Sand Resource Extraction Strains the Function of Critical Ecosystems

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Sand Resource Extraction Strains the Function of Critical Ecosystems

An urgent call to action from an opinion paper examines the harmful impacts of sand resource extraction on the ecological health of dunes, beaches, and aquatic ecosystems. This paper illuminates how the concrete industry uses these materials to meet the demands of 8 billion people and foretells the dire environmental ramifications if such a rate of depletion were to progress.  

Rangel-Buitrago, N., Neal, W., Pilkey, O., & Longo, N. (2023). The global impact of sand mining on beaches and dunes. Ocean & Coastal Management235, 106492.

Sand dunes and beaches comprise two of Earth’s most critical systems, where humans, plants, and wildlife interact (Buitrago et al., 2023). These environments offer crucial services to humans. Some of the benefits include recreation, tourism, coastline protection from storm energy, and carbon sequestration. Dynamic sandy ecosystems also create wildlife and plant life habitats for congregations of species. These ecosystems directly improve human community’s economic vitality (i.e., shorebirds generating tourism revenue).

Private corporations and natural resource governmental agencies also extract sand to meet the needs of construction and fracking projects. Although sand resources maintain the operation of large industries, researchers display the long-term ecological drawbacks. The overharvest of aquatic adjacent sand within lightly regulated markets, such as in coastal Moroccan and Southwestern Illinois cities, harms a variety of ecological processes. These processes relate to local plant extinctions, wildlife behavioral changes, and losses in functional groups.

From the Journal of Ocean and Coastal Management, Buitrago et al. 2023 explore the ecological impacts of river and marine sand extraction. They assert that sand plays a substantial role in the growth of civilizations because of its usage in the construction industry to yield cement. Cement constitutes one of the major elements of concrete. Sand dunes near water bodies and beaches are popular for extraction because of their optimal particle size and durability when compared to finer desert sands. Removing material from these less ecologically diverse desert environments seems biologically sound, but the construction industry simply necessitates other types of sands. 

Sand dunes and beaches host an assortment of ecological communities. Many have adapted to coastal conditions such as: constantly shifting substrates, strong wind, salt spray, and concentrated human interactions. Human-plant-wildlife interactions within dunes are now concentrated due to increasing urban effects, proximity to visit sandy places, and fewer available habitats. Besides the uncontrolled climate changes, sand dunes and beaches also confront the physical loss of material. Machinery operators remove sand from dune systems, rivers, shallow marine areas, and beaches, often immediately degrading fish, avian, and mammalian habitats.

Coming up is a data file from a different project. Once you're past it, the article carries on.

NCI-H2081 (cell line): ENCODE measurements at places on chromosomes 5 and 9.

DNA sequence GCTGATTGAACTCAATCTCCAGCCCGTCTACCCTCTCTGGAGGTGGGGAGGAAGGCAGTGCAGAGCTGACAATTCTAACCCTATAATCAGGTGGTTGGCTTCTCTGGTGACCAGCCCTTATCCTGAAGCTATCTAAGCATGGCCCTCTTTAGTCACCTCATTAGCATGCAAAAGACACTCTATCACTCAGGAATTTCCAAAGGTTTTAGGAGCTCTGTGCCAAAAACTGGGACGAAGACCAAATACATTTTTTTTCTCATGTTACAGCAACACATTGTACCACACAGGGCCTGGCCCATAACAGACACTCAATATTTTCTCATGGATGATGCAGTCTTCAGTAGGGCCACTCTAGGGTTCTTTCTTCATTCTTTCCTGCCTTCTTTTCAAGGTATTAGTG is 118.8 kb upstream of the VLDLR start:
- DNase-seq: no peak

If physical habitat loss does not occur during the time of disturbance, some species will attempt to move from the stressor. Small mammals and birds cannot move far from these dunes due to adaptation limits, or their ability to transition between habitats. Beaches and dunes also contain plant communities that cannot move freely within their habitat. These organisms experience the most significant losses because they cannot depart from danger. Communities of plants minimize erosion within sandy ecosystems while storing large amounts of carbon. A globally recognized decline in sand-dependent plant communities limits the functionality of entire ecosystems. Associated wildlife species also have fewer habitats to occupy. Less diverse wildlife communities per sandy habitat result in changing food web dynamics, which alter interactions.

The researchers urgently recommend the idea of reducing sand consumption to mitigate further species and functional losses. Sand dunes and beaches require years to develop, sometimes upwards of 20 to replenish lost material. Resource extractors interfere with this process, which resets the cycle of sand generation. Without wide-scale and enforced regulations, this limited resource will become scarcer. Scarcity will force industries to extract within any available environment, even if the ecological conditions would drastically worsen. If this situation arises, habitat loss will occur at an unsafe rate, potentially pressing entire ecosystems beyond the point of recovery. At this point, humans will lose important benefits stemming from a balanced relationship with sandy ecosystems.  

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